Glasgow Daily Photo

A photo a day from Scotland’s biggest city.

Life blood

Posted by Jackie on September 21, 2008

A bit abstract, but inspired by Kris‘s (actually much better) picture, this is a picture of the waters of the Clyde River, running through the heart of the city. To quote from Rampant Scotland,

“It is often said with justification that “The Clyde made Glasgow and Glasgow made the Clyde.” Without the river and its access to the sea, Glasgow might never have grown to become Scotland’s largest city. But the Clyde started as a shallow salmon river which, over the years, was dredged to make Glasgow into a major port with sea-going vessels sailing right into the heart of the city. In addition to imports, Glasgow’s manufacturing output was exported via the Clyde, including 50,000 locomotives from Glasgow factories.

Despite the narrowness of the river, the banks of the Clyde used to be one of the largest shipbuilding centres in the world. During the 19th and 20th centuries 30,000 ships were built on the river.”

Now of course the shipyards are really depleted and the industry is a shadow of its former self.

This picture was taken leaning over the Squinty Bridge.

11 Responses to “Life blood”

  1. dianne said

    the Squinty Bridge – now that sounds like it has a story behind it

    The water looks cold

  2. Katya said

    Why thank you for that bit of information, Jackie! I love history, and the River Clyde is very much a part of Glasgow’s history!

  3. Kate said

    This really is a sea of blue! Very intense shade!

  4. Ian said

    Lovely colour indeed; and I love the name “Squinty Bridge” too.

  5. Gerald said

    So many cities have grown up because of their access to the sea – even Manchester which needed the Ship Canal to connect it. In this age of motorways and planes the importance of waterways is sometimes overlooked.

  6. This picture also illustrates how successful the efforts to clean up the river have been. It would have been a murky brown not that long ago and was so polluted that salmon didn’t come anywhere near its upper reaches. They are returning now.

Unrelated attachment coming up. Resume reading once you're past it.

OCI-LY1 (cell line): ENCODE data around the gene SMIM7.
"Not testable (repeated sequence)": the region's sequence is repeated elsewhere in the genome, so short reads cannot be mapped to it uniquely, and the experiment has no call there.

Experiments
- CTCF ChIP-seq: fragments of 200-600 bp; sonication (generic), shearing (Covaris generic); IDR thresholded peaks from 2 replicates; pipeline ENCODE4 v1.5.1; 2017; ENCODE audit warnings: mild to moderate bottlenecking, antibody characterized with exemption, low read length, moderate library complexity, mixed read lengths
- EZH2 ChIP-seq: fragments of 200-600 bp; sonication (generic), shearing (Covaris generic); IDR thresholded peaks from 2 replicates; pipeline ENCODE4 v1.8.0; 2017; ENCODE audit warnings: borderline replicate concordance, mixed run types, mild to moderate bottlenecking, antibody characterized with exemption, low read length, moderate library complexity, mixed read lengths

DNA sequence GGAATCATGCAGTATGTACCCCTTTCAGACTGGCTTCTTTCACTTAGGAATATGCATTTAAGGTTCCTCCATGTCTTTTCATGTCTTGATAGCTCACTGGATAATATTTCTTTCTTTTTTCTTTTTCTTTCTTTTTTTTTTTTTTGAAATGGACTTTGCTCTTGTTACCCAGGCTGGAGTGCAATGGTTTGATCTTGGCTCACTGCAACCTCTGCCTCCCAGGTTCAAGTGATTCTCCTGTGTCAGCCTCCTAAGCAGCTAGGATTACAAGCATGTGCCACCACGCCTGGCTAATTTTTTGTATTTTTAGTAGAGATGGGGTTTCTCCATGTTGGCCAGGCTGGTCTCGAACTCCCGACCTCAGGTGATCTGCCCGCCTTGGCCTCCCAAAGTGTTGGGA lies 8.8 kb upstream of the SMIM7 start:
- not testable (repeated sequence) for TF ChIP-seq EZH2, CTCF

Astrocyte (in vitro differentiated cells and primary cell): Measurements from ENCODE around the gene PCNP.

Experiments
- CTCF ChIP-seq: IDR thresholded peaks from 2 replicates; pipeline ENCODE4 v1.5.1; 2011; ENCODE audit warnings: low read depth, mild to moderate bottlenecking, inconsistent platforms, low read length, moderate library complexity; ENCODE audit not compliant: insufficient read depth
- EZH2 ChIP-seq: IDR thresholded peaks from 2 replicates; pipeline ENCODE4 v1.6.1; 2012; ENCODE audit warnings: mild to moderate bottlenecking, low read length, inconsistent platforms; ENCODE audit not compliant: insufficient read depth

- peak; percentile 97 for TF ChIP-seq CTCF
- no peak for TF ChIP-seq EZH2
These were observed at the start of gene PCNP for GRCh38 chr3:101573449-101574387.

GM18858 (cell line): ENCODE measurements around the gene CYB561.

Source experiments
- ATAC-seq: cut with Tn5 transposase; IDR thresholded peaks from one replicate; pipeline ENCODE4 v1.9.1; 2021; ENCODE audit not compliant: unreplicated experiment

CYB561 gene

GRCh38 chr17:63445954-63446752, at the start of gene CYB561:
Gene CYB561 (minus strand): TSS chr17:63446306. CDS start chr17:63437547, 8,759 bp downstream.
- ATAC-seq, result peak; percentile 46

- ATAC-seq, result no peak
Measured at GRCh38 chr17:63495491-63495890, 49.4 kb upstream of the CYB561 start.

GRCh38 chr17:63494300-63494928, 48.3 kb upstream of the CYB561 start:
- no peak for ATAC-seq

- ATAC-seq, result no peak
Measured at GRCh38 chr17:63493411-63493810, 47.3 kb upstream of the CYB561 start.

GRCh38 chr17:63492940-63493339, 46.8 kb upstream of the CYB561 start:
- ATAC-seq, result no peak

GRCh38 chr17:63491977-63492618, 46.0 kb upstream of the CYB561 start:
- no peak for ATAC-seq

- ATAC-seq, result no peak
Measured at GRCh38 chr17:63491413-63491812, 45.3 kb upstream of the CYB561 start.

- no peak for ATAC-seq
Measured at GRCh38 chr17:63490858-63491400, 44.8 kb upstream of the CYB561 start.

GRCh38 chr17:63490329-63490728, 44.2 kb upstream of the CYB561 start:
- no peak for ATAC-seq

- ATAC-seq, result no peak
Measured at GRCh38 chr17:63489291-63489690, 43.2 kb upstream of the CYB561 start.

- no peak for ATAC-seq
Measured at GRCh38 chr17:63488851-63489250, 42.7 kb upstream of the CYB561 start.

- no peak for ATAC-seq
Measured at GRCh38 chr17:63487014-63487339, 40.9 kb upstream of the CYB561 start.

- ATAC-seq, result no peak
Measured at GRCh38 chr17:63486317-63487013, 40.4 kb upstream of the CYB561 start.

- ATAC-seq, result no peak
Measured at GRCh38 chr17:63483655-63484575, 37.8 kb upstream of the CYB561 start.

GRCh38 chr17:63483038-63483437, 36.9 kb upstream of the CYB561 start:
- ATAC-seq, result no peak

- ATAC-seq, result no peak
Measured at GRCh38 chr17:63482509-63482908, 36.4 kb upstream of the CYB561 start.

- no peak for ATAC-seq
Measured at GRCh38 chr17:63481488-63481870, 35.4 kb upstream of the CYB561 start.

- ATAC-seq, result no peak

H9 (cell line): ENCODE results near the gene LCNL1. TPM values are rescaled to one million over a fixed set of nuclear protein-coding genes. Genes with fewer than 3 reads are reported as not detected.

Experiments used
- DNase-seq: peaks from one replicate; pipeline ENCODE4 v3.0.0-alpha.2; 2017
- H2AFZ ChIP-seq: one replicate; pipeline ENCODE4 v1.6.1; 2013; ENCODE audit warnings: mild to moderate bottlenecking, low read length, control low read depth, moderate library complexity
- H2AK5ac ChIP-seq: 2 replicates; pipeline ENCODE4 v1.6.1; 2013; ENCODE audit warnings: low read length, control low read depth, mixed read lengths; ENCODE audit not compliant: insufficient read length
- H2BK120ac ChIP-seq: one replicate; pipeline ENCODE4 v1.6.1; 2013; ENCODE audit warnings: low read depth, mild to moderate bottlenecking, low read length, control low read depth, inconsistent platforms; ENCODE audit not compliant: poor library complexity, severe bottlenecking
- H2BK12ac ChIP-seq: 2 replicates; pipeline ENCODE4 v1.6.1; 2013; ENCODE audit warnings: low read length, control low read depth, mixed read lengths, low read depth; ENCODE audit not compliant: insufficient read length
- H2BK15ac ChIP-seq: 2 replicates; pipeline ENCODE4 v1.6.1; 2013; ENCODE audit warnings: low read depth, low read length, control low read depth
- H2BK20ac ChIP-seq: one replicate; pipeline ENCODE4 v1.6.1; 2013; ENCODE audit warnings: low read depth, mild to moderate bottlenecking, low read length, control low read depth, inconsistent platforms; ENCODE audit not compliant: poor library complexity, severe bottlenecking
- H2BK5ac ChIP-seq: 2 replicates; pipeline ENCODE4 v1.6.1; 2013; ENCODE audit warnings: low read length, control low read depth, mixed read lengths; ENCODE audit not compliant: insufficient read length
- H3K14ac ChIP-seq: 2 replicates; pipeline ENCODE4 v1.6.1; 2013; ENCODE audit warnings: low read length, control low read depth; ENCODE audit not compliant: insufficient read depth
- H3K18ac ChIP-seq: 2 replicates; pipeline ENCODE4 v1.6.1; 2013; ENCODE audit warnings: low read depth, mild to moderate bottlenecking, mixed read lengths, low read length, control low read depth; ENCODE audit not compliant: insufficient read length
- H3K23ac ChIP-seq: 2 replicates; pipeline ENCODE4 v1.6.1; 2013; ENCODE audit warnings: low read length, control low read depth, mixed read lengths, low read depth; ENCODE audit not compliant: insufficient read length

7. Webradio said

    Hello Jackie !
    You have a pretty blog, with fun and beautiful photos…
    I’ll come back for visit and read Your texts…
    See You later !

  8. Chuckeroon said

    Thanks for this one Jackie. I also looked up Kris’s and the one he mentioned. Ironically, I’ve also beeen strugling with exactly the same challenge, trying to capture the water patterns on a large pond. I’ve just junked 10 or more frames…..focus wrong, d.o.f dodgy, luminance not what I “felt” or saw. Tried again today……hmmm; well maybe.

    Always nice to see you popping up from to time, and hoping married life is suiting you….after 35 years I would still recommend it.

  9. babooshka said

    I think I might be abnormal beacuse for me photographing water is the easiest image. All the famous waterways that once belonged to shippinhbuilding in some way have suffered. Gary is a Fleetwood boy and now the docks are the freeport. Lovely calming shade of blue.

  10. Kris said

    Well, I liked it! The colour and texture is very soothing. I could take photographs of water all day.

    Can you swim in the Clyde?

  11. Jackie said

    I don’t know. It’s still a very busy river, and I certainly wouldn’t recommend it in the city centre. Maybe closer to the source, but I’d be inclined to say no.

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